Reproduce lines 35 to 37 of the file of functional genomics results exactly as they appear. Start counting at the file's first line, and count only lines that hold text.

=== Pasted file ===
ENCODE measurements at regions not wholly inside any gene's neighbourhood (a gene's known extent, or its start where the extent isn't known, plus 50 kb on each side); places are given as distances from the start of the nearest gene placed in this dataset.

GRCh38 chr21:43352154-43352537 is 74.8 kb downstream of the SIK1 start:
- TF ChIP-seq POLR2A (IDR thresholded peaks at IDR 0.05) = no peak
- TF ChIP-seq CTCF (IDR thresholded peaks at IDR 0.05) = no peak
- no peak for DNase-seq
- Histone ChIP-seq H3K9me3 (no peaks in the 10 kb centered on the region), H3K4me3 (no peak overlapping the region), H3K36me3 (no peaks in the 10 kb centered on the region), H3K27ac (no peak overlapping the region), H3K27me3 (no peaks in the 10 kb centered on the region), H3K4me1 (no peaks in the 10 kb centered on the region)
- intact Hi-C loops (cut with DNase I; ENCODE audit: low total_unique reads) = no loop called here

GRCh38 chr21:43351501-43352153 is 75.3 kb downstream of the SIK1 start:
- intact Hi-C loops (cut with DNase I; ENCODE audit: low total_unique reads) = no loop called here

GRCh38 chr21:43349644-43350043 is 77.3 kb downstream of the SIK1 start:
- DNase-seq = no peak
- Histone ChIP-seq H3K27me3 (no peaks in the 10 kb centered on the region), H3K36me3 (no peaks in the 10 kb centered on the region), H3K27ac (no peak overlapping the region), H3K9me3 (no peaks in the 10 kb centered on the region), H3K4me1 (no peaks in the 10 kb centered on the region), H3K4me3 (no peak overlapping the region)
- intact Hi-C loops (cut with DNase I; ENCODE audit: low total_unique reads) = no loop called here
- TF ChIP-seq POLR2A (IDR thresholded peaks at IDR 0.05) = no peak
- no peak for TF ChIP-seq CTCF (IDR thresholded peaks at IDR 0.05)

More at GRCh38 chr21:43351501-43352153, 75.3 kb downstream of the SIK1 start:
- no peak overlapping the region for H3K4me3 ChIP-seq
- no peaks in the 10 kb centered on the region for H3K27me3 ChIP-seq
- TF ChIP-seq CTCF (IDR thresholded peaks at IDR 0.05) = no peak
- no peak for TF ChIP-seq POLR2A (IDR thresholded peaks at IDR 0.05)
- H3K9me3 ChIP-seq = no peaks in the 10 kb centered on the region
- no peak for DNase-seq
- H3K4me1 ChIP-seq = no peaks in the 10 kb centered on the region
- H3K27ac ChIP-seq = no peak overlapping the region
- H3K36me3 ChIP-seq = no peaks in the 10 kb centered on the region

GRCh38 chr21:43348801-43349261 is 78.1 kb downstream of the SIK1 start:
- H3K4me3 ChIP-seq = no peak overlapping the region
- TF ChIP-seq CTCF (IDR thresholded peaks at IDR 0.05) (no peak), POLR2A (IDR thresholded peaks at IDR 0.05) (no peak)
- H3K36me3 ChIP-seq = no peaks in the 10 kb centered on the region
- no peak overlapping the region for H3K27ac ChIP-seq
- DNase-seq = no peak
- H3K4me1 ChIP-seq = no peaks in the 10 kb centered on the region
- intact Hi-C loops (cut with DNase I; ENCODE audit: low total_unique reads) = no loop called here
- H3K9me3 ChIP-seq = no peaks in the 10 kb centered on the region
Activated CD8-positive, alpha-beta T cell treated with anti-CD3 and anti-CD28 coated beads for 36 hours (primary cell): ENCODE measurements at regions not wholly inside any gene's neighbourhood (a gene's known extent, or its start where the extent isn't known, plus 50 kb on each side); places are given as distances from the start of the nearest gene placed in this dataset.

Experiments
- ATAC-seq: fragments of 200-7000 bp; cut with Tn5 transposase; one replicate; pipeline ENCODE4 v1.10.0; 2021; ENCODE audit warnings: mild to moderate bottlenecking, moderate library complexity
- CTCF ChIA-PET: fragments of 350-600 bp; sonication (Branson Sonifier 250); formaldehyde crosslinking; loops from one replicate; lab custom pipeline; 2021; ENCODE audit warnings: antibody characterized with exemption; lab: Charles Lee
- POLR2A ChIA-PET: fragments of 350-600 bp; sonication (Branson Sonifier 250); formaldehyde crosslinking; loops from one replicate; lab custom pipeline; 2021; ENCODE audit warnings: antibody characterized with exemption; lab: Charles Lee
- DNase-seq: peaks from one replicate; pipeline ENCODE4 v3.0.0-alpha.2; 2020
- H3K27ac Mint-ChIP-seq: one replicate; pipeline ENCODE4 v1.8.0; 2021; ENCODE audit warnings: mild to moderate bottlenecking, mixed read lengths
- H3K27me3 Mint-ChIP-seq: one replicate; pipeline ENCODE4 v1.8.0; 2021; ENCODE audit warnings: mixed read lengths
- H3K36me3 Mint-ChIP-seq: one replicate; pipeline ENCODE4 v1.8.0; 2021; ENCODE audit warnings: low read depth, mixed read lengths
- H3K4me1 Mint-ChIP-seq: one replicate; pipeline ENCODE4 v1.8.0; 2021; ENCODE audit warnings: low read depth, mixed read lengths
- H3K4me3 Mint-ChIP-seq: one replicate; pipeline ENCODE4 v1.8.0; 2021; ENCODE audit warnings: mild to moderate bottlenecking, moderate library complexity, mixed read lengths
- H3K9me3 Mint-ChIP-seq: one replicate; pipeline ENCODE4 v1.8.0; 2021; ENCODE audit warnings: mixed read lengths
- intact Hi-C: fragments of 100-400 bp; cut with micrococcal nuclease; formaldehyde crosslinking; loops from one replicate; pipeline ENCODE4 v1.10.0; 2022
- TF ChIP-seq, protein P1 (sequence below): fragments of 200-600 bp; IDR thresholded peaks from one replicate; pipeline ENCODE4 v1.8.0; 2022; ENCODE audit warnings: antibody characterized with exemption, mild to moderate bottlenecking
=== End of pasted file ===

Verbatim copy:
Activated CD8-positive, alpha-beta T cell treated with anti-CD3 and anti-CD28 coated beads for 36 hours (primary cell): ENCODE measurements at regions not wholly inside any gene's neighbourhood (a gene's known extent, or its start where the extent isn't known, plus 50 kb on each side); places are given as distances from the start of the nearest gene placed in this dataset.

Experiments
- ATAC-seq: fragments of 200-7000 bp; cut with Tn5 transposase; one replicate; pipeline ENCODE4 v1.10.0; 2021; ENCODE audit warnings: mild to moderate bottlenecking, moderate library complexity